Be it an unfortunate run-in with an at-home hair-dye disaster or the misguided notion that plucking one’s eyebrows into obscurity would look super-cool, we all have our beauty regrets — the things we look back on and cringe, wishing we could erase them from our personal history. January Jones — former Mad Men mean girl Betty Draper and current The Last Man On Earth post-apocalyptic survivor — disagrees with that never-again mentality, arguing that "regrets" shouldn’t be in your beauty vocabulary. “I always think it's not a good idea to look back and regret — you can definitely learn from things,” she says. "I think trying something new, even if it doesn't end up working, isn't a bad thing. That's how you learn what works for you. I've certainly done things that I look back [on] and think, That did not work for me." In Paris to promote the announcement of her partnership with and role as the new face of Kérastase’s redesigned Nutritive line, Jones tells us that although there are definitely some red carpet moments she has thought were questionable, she’s not embarrassed by them — especially the ones that have been ripped apart by critics.
I always think it's not a good idea to look back and regret — you can definitely learn from things.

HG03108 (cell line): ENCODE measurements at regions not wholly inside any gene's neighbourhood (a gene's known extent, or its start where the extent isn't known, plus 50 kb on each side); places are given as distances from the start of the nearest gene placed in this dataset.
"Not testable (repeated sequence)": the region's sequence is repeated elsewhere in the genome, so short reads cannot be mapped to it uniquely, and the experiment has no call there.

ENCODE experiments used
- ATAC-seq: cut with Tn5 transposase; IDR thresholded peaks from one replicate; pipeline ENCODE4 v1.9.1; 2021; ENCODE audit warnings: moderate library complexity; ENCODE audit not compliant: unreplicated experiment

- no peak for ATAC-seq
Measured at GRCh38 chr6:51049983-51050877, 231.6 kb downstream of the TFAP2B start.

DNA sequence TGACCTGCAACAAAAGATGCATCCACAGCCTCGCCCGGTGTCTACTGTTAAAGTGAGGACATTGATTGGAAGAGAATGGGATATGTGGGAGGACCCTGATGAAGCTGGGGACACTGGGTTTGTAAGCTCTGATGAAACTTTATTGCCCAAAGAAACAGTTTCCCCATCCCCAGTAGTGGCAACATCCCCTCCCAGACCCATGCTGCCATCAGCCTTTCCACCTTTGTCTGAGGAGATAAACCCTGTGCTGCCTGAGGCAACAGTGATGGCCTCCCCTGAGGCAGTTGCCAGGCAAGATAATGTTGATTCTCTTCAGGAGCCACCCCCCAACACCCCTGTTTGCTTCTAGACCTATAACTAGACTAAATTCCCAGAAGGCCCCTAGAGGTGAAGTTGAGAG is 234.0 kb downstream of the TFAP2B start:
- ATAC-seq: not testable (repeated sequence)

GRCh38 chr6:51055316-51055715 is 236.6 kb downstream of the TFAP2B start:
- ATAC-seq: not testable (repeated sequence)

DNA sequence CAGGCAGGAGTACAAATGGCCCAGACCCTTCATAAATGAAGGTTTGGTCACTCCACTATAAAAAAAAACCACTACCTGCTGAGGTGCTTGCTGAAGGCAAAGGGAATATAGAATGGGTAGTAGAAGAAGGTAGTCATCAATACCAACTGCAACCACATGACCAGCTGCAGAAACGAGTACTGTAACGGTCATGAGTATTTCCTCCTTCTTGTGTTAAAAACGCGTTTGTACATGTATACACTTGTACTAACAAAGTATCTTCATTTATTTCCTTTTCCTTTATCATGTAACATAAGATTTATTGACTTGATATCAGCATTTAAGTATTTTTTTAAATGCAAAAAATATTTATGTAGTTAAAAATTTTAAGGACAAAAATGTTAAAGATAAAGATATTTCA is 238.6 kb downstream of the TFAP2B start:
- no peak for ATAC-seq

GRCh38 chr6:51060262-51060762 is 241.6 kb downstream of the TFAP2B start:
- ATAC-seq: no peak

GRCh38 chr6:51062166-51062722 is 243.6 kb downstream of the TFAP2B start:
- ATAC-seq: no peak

"One year at Met Ball, [the theme] was punk and I did a bleached eyebrow and Swarovski crystals, and my hair was in braids," says Jones. "It was a very severe look, and even my own parents were like, ‘What happened?’ But I loved it, and I felt super-badass, so if it evokes a feeling of confidence in you [do it].” Jones cites Kérastase as one of her beauty staples, and her hair routine is actually pretty low-key — most likely a welcome reprieve from seven seasons of super-styled, “done” hair. “I am a huge fan of masks,” she says. “I’ve been using [a Nutritive] mask for over a decade. I leave it on longer than I probably should. I'll do a heavy mask for like 30 minutes, and then rinse it out. But that's about it. I’ve just been letting it go and healing, because after 10 years of movies and Mad Men it's been a lot of strain on my hair.” On an altruistic note, the actress spoke about the #AskHerMore social media campaign and the importance of teaching young girls that beauty doesn't have to follow a specific set of rules. “It's not just about how we look on the outside — you can still be concerned or aware of it, but [girls should] not feel the need to look so much like one person or group of people,” she says. “I do encourage experimentation and finding what works for you, but not to make your personality [be defined by] what you look like on the outside.”